At, High Court of Madhya Pradesh
By, THE HONOURABLE MR. JUSTICE A.M. SAPRE
For the Appearing Parties: Satpal Singh, S. Mukati, R.P. Joshi, Advocates.
(1.) By filing this writ under Article 226/227 of Constitution of India, the Petitioner seeks to assail the 2 RRCs both issued on April 30, 2001 (Annexures P16, PI7) by Additional Tahsildar, Indore for recovery of Rs. 27,205 and Rs. 23,937. Facts in brief are these.
(2.) Respondent No. 3 a lady worker was in the employment of Petitioner - Company which was at all relevant time engaged in the business of manufacture of Steel. Since the Respondent No. 3 was not being paid her wages and also overtime wages by the Petitioner as per the provisions of Minimum Wage Act despite her having actually rendered services for days, she filed two applications under Sections 15(3) and 20(2) of Minimum Wages Act before the Labour Court, Indore. The Labour Court registered the applications and issued notices to Petitioner (non-applicant before Labour Court). The Petitioner despite notice remained ex pane and hence Labour Court after placing the Petitioner ex parte recorded the evidence of Respondent No. 3 and passed two orders - one dated December 7, 2000 (Annexure R/3/1) and other dated December 4, 2000 (Annexure R 3/3) against the Petitioner directing them to make the payment to Respondent No. 3 towards her wage and for overtime done by her in petitioner's factory. The Petitioner did not make the payment and hence the Labour Court issued the Impugned R.R.C. certificate (Annexure P/6 and P/7) on the strength of the two orders referred supra. It is against these two R.R.C. the Petitioner has filed this writ.
(3.) The Respondent No. 3 has filed the return and has supported the impugned demands and the R.R.C.
(4.) Heard Shri Satpal Singh L/C for the Petitioner, Shri S. Mukati, G.A, for the Respondents No. 1 and 2 and Shri R.P. Joshi, L/o for the Respondent 3.
(5.) Submission of L/C for the petitioner was that since the Petitioner Company has become sick Company in the sense that the reference under the SICA in relation to Petitioner Company is pending and hence the Petitioner is entitled to rely upon the provisions of Section 22 of SICA for challenging the impugned R.R.C. notice they being in the nature of recovery and distress proceedings. This in substance was the only submission pressed in service by the L/C for the Petitioner to attack the impugned R.R.C. notices. L/C relied upon certain cases to support the submissions.
(6.) In reply L/C for the Respondent No. 3 contended while defending the impugned recovery proceedings that they are legally issued and hence do not call for any interference. L/C placing reliance on the decision of this Court rendered in the case of National Textiles Corporation v. Collector 1998 MPLSR 469 urged that it completely decided the issue involved in this writ in favour of Respondent No. 3.
(7.) Having heard the L/C for the parties and having perused the record of the case, I find no merit in the writ and hence it must be dismissed.
(8.) I am inclined to hold that the issue sought to be urged in this writ answered by the decision of this Court rendered in the cases of National Textile Corporation (supra). That was also a case where on account of non-payment of dues of a worker under the Payment of Gratuity Act, a recovery certificate was issued by the Competent Authority, under the said Act against the employer which happened to be a Company. A writ was filed by the Employer challenging the recovery certificate on the ground that since the Company is a Sick Company under the provisions of SICA i.e. Sick Industrial Companies (Special Provisions) Act, 1985 and hence in terms of Section 22 ibid and no coercive steps can be taken to recover the dues on the basis of the impugned Recovery Certificate from the Company as it will be against the spirit and object of Section 22 of the Act. Repelling this submission, this Court dismissed the writ and while upholding the Recovery Certificates held inter alia that though the language of Section 22 ibid is wide yet, it cannot be stretched so as to include within its sweep to stay the legitimate dues of workers. The learned single Judge in detail examined the issue in the light of all relevant aspects and the sections applicable to issue and then recorded a finding that the RRC is issued for recovery of dues of a worker, then Section 22 of SICA cannot be relied on by the employer.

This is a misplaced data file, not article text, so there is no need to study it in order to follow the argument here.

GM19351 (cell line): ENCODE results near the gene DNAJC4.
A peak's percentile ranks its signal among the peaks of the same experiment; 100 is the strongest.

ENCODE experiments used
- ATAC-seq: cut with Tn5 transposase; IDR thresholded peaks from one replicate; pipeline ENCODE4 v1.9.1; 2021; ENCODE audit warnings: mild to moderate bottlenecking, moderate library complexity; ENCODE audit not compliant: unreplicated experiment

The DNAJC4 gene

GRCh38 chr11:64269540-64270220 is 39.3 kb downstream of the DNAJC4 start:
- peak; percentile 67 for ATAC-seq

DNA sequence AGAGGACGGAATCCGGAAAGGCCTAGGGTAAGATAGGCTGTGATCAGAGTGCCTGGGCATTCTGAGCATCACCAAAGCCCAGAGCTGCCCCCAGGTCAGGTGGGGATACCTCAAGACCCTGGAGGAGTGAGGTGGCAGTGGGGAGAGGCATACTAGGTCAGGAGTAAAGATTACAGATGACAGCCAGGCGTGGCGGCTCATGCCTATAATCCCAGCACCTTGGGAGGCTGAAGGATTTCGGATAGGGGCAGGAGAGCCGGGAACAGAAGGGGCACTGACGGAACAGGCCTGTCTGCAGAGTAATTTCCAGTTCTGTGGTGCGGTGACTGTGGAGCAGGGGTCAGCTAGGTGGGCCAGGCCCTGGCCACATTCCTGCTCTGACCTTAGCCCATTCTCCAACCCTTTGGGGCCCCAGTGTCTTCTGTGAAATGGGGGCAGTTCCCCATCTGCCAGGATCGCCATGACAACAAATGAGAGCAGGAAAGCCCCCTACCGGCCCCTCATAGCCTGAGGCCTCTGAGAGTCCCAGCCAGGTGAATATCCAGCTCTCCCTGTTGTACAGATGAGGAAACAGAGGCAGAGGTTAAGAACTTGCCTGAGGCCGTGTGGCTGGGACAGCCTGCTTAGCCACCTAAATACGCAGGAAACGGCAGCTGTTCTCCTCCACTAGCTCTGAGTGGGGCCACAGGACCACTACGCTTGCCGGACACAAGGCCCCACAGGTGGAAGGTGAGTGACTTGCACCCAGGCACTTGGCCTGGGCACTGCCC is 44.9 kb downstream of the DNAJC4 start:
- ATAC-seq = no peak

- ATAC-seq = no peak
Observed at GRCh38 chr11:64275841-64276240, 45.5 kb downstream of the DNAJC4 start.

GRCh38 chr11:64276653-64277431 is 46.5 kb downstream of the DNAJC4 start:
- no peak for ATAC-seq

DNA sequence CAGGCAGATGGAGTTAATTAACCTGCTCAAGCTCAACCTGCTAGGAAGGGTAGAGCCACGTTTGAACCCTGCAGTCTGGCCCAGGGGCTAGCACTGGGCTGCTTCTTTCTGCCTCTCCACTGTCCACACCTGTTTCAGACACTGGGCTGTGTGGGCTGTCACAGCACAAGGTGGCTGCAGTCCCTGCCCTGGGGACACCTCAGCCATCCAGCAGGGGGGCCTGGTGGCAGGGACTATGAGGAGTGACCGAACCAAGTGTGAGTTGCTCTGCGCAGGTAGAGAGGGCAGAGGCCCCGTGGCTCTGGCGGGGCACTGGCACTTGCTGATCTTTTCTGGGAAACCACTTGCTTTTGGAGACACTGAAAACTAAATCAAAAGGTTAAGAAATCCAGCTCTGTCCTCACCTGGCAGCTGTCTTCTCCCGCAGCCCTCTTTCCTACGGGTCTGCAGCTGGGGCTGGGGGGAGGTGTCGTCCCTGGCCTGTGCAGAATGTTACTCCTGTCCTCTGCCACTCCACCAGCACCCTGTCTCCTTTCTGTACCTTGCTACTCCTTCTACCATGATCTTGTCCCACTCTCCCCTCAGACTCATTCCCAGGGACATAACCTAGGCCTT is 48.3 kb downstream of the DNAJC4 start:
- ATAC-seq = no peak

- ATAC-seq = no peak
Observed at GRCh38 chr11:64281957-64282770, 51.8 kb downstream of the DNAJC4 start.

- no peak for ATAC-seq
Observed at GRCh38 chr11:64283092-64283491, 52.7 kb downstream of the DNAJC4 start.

(9.) Submission of learned counsel for the petitioner was that the case of National Textile Corporation is distinguishable on facts because it was rendered in the case of non-payment of dues under the Gratuity Act whereas the present case relates to non-payment of minimum and overtime wage under the Minimum Wages Act. I do not find this distinction to be of any significance. The emphasis of this Court was on the dues of workers payable under Labour Laws which has its benevolent object behind it.
(10.) In the present case, the case of respondent No. 3 was that she was not paid her legal dues for the work done by her in petitioner Unit. The petitioner did not bother to even contest the application. They remained ex parte. The Labour Court then passed the award by allowing the ap
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plication made by respondent No.3. No attempt was made by petitioner in this petition to challenge the legality of the orders on merits. Indeed they were not even challenged in any proceedings including even this writ with any seriousness. (11.) In my opinion, in view of decision rendered in the case of National Textiles (supra), to which I respectfully agree, and taking into account the facts of the case, the petition has no merit and deserves to be dismissed, it is accordingly dismissed, resulting in upholding of the impugned recovery certificates. No costs.